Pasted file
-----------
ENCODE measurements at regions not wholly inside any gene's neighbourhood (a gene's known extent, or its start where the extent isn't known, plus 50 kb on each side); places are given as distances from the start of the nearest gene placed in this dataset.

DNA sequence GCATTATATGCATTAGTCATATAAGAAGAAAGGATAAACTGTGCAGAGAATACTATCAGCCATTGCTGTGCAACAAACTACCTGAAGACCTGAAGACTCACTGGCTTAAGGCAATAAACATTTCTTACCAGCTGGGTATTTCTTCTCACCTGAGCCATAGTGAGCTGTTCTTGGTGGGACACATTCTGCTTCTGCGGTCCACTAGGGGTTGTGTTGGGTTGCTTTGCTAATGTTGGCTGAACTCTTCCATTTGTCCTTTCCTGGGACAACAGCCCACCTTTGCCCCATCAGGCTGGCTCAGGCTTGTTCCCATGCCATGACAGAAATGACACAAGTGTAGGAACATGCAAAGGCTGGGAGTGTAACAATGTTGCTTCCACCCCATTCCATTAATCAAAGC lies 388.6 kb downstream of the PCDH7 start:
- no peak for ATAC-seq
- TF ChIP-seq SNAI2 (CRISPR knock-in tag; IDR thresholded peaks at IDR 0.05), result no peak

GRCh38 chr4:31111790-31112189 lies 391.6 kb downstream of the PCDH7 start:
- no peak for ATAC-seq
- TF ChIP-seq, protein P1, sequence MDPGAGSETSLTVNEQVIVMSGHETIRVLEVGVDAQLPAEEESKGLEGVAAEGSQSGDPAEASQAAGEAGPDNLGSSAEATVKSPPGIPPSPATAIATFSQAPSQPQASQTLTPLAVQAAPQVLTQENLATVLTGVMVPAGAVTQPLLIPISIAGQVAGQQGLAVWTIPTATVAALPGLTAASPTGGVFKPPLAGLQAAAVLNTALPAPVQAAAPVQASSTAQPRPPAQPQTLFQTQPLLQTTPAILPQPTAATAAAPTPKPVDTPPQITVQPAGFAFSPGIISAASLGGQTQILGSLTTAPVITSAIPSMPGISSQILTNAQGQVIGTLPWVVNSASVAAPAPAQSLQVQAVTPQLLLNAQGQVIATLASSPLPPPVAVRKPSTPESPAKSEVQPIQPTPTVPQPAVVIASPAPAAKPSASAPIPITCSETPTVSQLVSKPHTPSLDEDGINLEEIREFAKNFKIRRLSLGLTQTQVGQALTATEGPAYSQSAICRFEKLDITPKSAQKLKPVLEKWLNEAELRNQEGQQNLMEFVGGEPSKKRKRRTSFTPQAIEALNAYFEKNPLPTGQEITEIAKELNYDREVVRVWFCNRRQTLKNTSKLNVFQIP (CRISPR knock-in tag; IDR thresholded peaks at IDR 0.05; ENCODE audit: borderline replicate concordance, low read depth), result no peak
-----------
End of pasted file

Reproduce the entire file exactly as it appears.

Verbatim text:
ENCODE measurements at regions not wholly inside any gene's neighbourhood (a gene's known extent, or its start where the extent isn't known, plus 50 kb on each side); places are given as distances from the start of the nearest gene placed in this dataset.

DNA sequence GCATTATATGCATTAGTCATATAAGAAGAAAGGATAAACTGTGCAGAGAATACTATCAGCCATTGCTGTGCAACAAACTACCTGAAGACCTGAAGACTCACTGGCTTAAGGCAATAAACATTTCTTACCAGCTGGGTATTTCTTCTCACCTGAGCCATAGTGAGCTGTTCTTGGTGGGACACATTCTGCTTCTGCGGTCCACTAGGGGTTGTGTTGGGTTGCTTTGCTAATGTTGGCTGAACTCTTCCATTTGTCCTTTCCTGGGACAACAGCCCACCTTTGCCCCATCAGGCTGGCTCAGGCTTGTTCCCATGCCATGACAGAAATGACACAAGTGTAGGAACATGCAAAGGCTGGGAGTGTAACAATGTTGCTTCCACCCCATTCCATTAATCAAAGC lies 388.6 kb downstream of the PCDH7 start:
- no peak for ATAC-seq
- TF ChIP-seq SNAI2 (CRISPR knock-in tag; IDR thresholded peaks at IDR 0.05), result no peak

GRCh38 chr4:31111790-31112189 lies 391.6 kb downstream of the PCDH7 start:
- no peak for ATAC-seq
- TF ChIP-seq, protein P1, sequence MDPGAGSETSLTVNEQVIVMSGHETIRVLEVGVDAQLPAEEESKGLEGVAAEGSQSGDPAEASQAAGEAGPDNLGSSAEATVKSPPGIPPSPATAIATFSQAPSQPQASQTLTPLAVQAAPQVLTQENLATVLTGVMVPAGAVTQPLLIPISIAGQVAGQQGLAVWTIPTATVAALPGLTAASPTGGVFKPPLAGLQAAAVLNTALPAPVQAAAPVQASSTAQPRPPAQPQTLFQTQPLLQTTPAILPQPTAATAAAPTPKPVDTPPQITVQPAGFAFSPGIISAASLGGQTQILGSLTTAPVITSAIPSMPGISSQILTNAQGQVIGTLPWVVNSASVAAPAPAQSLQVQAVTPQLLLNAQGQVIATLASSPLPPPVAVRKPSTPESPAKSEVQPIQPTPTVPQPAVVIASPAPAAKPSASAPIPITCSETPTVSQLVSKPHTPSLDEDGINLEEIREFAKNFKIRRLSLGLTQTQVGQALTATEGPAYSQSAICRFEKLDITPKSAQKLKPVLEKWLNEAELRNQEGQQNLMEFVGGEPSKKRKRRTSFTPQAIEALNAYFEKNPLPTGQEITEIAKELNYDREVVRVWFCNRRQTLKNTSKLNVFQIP (CRISPR knock-in tag; IDR thresholded peaks at IDR 0.05; ENCODE audit: borderline replicate concordance, low read depth), result no peak